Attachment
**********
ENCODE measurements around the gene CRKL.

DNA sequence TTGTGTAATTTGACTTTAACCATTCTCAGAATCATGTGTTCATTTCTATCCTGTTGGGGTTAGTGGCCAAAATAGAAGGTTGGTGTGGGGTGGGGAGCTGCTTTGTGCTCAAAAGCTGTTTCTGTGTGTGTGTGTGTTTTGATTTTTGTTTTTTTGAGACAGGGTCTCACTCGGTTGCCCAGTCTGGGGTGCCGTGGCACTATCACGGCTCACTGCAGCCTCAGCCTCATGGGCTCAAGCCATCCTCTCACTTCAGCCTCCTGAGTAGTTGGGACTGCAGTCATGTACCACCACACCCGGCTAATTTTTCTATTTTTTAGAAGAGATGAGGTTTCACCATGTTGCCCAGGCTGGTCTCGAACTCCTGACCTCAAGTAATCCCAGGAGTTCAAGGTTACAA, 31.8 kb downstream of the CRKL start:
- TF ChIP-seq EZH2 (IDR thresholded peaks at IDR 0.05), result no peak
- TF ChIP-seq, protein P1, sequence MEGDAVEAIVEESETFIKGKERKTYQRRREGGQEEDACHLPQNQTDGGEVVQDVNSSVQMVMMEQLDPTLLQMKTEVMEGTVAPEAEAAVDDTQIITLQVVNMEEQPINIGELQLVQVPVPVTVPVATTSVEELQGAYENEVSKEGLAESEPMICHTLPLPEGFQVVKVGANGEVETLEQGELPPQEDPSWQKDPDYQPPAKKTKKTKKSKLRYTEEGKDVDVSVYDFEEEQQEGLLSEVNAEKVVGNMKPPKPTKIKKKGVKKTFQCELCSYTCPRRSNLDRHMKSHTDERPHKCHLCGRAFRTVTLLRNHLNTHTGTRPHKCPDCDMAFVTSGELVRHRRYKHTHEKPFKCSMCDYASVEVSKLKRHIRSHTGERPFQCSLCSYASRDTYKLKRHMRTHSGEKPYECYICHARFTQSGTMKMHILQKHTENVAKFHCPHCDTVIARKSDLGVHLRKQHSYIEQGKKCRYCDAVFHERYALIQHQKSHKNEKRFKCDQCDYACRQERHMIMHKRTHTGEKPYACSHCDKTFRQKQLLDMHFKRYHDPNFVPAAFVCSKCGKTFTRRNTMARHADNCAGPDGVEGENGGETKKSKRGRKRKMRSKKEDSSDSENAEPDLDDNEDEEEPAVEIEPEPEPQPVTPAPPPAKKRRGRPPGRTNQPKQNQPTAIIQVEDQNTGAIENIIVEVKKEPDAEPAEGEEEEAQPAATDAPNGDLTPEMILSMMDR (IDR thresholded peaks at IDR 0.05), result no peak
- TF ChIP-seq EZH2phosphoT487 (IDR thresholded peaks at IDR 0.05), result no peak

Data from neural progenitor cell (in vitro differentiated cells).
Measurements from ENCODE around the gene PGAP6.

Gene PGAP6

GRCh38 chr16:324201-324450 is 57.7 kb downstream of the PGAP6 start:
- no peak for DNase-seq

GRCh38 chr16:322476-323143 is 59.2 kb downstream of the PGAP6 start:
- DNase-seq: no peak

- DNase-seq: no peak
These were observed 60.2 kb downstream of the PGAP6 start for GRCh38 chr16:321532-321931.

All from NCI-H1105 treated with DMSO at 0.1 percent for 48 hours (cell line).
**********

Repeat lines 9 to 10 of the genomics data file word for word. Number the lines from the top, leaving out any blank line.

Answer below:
GRCh38 chr16:324201-324450 is 57.7 kb downstream of the PGAP6 start:
- no peak for DNase-seq